Empowering peers by peers – feasibility of a peer educator training program to prevent diabetes | BMC Women’s Health
This unique pre-post group study tested the feasibility and acceptability of the 16-week peer educator training component of the HOPE intervention. The study was approved by the university’s social science human subject protection committee and participants provided written informed consent prior to any study procedure.
Any woman who identified as African American was eligible to participate in the training program if she was 40 or older and identified as the primary caregiver for one or more grandchildren between the ages of 2 and 18. A primary caregiver has been defined as “one who provides instrumental and expressive care to a grandchild living in the same household on a daily basis for an indefinite period of time.”  In addition, women interested in becoming peer educators had to meet the eligibility criteria to participate in the DPP, including: (1) being overweight or obese (BMI ≥ 25 kg/m2); (2) no previous diagnosis of diabetes; 3) and a glycosylated hemoglobin A1C between 5.7 and 6.4% . The grandmother must be willing to complete a demographic questionnaire and two validated surveys that assess physical activity and eating behavior.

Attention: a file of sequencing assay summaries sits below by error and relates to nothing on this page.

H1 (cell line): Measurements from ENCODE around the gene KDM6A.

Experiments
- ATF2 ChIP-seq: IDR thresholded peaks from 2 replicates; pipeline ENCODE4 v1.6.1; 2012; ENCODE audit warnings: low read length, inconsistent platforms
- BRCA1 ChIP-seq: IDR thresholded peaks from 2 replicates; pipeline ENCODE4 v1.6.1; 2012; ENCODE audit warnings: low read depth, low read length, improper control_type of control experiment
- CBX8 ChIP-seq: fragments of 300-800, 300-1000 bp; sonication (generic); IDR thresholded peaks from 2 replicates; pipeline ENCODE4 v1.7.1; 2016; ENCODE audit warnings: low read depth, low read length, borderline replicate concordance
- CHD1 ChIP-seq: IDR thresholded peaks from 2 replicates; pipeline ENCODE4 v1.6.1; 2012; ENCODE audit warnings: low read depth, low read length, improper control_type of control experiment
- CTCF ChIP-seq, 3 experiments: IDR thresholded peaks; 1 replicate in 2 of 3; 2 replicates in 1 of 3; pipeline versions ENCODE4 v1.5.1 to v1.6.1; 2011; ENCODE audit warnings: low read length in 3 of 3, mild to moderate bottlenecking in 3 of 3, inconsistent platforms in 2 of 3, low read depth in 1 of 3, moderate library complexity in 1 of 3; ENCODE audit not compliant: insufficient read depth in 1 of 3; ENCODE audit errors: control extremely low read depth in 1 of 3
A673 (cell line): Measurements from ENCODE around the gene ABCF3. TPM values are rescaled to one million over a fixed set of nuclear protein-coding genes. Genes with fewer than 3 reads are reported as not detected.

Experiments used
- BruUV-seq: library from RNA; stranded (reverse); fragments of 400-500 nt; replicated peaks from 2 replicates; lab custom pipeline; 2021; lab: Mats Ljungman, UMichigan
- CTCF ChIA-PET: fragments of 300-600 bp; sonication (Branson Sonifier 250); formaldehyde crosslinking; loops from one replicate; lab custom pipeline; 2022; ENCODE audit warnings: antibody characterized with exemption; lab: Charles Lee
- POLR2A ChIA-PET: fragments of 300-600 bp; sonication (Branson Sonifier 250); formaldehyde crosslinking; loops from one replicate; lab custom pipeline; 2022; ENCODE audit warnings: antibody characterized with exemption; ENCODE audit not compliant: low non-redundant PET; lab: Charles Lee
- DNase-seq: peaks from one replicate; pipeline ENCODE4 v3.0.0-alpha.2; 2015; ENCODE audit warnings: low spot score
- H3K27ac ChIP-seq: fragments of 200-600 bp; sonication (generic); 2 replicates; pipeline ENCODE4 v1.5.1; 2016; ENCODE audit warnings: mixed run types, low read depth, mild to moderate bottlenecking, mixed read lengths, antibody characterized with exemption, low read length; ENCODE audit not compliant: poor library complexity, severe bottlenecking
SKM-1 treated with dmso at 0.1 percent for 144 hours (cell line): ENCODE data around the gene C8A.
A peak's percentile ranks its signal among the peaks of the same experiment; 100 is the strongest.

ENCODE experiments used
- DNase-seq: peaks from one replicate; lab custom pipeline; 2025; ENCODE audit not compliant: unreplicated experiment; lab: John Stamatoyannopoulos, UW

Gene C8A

The grandmother must be willing to be weighed at study enrollment and at the end of the study period as well as attend weekly DPP training sessions to the extent of her ability. Grandmothers were excluded if they were pregnant or had illnesses that would limit their lifespan or restrict their ability to participate in the study.
We recruited 30 women from two community centers located in ethnically diverse neighborhoods in Wisconsin. Staff at each community center were asked to identify 15 women they thought would be good peer educators for the HOPE Peer Educator Training. In addition to meeting the inclusion criteria listed above for grandmothers, desirable characteristics and attributes of a peer educator included being actively engaged in community activities, being willing and available to be trained and participate in the DPP+HOPE subsequent intervention, have good interpersonal skills, possess similarities to target participants, be respected in the community, have the ability to motivate others, have good listening skills, have basic resolution skills problems, live in the community served and be willing to help the community.
Peer support training
Grandmothers were required to participate in a 32-hour DPP training program. The training program schedule is flexible. The training program can be offered in its entirety over 4 consecutive days for trainees who prefer a concentrated or spread out experience over a period of 2 to 16 weeks. The HOPE training program was offered 2 hours per week over 16 weeks to accommodate participants’ schedules.